The Voidz, 'Did My Best': Song You Need to Know - Rolling Stone
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The Voidz’ ‘Did My Best’ Is Vintage Casablancas

New single, produced by Mac DeMarco, wrestles with nostalgia for the early 2000s

Julian Casablancas is going to spend the rest of his time on earth being asked to talk about the first two Strokes albums. That’s the price of making music that connects with people, but you can’t blame him for chafing a little at all those questions about the work he did in his early twenties. Sometimes he runs as far as he can from that sound, as on the completely bonkers choose-your-adventure prog-noise debut that he made with his new band, the Voidz, in 2014; at other times, he relents and offers up a little of that old Mercury Lounge magic, as on the best songs from the second Voidz album, released in 2018. Then there’s the third path he’s chosen with “Did My Best,” the Voidz’ new single. It’s a sweet, sozzled ballad that’s all about how tired he is of being expected to make songs like this one.

“Let me tell you a story about the hazy good old days,” Casablancas sings in his best world-weary Lou Reed croon. The melancholy melody he goes to next is vintage Jules. He’s singing about nostalgia, although it’s hard to tell at first what he means to say about it: “Now nobody cares about the days of old/Take a quick picture, then you run home,” he laments early on, adding, “Oh, mama, how I miss those days.” Does he, though? It’s only at the very end of the song, after a guitar solo, some Auto-Tune, and an odd lyrical interlude involving a witch with a poison apple, that he takes the mask off and admits how he really feels. “I never think about those days everyone’s talking about/They were the best, I guess,” he sings through a vocal-fried mic effect that can’t help but recall your old copy of Is This It. “You say you like the way I dress/It gets really old.”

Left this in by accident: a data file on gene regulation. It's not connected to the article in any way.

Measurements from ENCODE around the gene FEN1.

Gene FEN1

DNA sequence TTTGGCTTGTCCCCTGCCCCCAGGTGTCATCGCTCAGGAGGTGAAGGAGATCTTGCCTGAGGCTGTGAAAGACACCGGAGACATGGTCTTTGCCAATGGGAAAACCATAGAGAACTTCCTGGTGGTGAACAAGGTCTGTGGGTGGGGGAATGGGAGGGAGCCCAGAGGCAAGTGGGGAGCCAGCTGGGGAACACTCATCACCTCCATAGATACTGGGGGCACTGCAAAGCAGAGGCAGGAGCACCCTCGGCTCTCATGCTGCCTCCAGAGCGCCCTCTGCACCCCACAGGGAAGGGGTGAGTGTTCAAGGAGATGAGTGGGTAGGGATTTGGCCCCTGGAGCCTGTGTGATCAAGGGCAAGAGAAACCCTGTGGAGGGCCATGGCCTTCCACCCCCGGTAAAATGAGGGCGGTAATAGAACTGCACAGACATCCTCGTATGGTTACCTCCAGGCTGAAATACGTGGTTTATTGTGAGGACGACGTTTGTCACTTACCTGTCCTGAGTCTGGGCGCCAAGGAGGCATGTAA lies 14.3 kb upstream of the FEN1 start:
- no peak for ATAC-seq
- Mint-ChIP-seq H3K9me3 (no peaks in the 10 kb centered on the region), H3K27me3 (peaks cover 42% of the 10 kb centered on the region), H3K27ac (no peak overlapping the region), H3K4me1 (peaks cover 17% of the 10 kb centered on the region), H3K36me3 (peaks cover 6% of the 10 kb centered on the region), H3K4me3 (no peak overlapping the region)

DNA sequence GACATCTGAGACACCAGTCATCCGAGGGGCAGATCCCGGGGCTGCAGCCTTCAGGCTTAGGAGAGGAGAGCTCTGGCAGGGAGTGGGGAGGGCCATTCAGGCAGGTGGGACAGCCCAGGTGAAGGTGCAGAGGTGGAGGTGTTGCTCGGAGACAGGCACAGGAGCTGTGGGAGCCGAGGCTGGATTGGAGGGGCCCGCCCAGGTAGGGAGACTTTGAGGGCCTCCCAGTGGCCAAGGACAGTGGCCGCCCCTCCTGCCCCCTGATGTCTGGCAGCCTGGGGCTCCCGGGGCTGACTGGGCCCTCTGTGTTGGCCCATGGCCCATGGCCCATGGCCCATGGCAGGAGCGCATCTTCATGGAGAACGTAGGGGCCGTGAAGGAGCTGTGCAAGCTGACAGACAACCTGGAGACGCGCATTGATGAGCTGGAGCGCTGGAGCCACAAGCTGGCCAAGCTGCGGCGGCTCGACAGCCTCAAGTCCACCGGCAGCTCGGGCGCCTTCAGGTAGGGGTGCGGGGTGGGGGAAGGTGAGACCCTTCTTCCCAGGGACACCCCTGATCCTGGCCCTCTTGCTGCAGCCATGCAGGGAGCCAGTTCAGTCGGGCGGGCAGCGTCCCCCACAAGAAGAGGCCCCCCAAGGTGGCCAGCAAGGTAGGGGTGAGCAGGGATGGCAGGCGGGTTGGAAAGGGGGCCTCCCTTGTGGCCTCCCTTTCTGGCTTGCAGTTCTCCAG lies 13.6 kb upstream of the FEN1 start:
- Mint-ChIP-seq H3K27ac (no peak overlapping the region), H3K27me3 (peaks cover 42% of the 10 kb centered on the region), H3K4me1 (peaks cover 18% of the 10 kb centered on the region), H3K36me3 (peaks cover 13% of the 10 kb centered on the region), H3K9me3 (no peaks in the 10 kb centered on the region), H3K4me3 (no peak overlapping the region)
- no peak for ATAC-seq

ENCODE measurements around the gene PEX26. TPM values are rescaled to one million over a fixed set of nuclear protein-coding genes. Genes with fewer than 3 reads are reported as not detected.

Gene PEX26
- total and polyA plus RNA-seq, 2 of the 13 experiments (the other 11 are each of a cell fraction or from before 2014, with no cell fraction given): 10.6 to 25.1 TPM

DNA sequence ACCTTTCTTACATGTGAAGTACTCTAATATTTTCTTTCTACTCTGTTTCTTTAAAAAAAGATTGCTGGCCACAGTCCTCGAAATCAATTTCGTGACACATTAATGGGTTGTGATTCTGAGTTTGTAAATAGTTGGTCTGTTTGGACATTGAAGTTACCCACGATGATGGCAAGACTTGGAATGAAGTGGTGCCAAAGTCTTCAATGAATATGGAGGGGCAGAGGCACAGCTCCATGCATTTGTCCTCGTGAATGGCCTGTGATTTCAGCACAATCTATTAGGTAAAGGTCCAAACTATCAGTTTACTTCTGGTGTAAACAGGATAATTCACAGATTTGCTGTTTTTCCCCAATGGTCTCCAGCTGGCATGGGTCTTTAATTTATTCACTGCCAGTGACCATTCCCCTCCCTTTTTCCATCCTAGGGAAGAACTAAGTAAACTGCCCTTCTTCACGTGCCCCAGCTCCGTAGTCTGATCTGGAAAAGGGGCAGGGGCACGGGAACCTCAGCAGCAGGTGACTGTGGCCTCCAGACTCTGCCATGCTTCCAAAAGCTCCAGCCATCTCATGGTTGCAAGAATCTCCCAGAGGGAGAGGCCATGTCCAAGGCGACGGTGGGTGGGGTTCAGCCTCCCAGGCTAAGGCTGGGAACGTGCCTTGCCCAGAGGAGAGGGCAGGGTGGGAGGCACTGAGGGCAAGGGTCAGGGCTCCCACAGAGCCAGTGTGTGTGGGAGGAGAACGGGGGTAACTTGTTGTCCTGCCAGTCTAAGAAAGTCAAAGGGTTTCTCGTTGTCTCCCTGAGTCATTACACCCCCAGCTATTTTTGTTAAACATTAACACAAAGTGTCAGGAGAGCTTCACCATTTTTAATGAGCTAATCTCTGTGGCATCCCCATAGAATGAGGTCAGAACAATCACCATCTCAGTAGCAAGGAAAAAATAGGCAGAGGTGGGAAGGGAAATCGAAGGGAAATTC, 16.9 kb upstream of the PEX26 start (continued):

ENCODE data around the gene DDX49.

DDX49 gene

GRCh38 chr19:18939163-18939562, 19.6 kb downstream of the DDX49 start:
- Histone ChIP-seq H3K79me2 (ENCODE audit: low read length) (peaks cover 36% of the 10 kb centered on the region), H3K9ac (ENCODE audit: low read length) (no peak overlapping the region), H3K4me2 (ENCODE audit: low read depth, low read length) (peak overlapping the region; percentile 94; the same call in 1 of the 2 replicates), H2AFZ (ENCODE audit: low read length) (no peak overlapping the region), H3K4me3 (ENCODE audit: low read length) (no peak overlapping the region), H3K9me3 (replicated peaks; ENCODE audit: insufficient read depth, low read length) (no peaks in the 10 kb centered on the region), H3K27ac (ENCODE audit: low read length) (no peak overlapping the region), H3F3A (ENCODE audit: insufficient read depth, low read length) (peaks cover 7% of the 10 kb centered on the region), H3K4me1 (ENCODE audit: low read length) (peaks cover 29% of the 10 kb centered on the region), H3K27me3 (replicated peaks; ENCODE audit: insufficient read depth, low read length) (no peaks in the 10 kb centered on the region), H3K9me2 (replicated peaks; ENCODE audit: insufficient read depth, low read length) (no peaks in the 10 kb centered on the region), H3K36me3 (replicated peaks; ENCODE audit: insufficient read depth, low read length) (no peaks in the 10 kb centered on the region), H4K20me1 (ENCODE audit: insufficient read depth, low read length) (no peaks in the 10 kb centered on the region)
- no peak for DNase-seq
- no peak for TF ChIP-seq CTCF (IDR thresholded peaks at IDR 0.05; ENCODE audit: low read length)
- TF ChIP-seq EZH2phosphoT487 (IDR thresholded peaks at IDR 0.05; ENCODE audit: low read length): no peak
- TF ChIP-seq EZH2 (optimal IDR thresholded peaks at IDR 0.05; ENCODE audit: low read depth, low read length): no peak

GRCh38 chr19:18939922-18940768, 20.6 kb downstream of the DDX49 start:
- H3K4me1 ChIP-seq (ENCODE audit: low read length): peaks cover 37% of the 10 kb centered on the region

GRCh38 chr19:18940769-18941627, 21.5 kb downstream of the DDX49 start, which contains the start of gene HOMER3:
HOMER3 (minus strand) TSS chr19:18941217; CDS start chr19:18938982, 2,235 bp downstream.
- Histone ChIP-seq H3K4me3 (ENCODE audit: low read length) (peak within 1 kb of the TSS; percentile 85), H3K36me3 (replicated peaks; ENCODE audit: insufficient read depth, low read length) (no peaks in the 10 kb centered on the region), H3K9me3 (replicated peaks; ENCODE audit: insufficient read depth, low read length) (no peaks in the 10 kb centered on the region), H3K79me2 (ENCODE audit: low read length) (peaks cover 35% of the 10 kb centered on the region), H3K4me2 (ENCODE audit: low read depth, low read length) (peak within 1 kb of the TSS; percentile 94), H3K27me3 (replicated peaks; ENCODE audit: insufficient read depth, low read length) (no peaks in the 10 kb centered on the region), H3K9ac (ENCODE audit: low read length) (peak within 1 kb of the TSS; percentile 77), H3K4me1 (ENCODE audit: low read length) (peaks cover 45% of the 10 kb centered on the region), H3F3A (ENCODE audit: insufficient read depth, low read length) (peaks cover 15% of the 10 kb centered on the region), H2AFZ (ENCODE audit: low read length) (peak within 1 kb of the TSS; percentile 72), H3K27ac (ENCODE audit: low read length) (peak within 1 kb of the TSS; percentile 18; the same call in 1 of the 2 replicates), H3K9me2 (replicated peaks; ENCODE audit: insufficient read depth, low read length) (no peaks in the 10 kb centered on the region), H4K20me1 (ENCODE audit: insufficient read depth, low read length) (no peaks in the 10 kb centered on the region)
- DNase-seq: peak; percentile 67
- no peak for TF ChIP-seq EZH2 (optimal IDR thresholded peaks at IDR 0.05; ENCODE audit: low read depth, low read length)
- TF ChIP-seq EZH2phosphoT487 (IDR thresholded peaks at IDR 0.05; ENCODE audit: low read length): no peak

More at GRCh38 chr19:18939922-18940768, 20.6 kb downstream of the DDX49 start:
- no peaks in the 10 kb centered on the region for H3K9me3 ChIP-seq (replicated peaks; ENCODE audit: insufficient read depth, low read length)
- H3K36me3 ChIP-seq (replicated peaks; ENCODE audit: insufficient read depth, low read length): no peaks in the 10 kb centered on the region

Casablancas recently told Rolling Stone that “Did My Best” is about “nostalgia and not giving a shit about it personally.” To a fan’s ears, it can’t help but serve as a reminder that he is incredibly good at writing this particular kind of rock song, even if that’s not something he’s always very interested in doing. But it also suggests a promising way forward. Casablancas and his fellow Voidz recorded “Did My Best” in Mac DeMarco’s gear-filled Los Angeles garage, and it has more than a touch of Mac’s underrated, sadder-than-it-seems Here Comes the Cowboy in its DNA. Is an entire album of lo-fi, bummed-out Voidz tunes produced by DeMarco too much to hope for?

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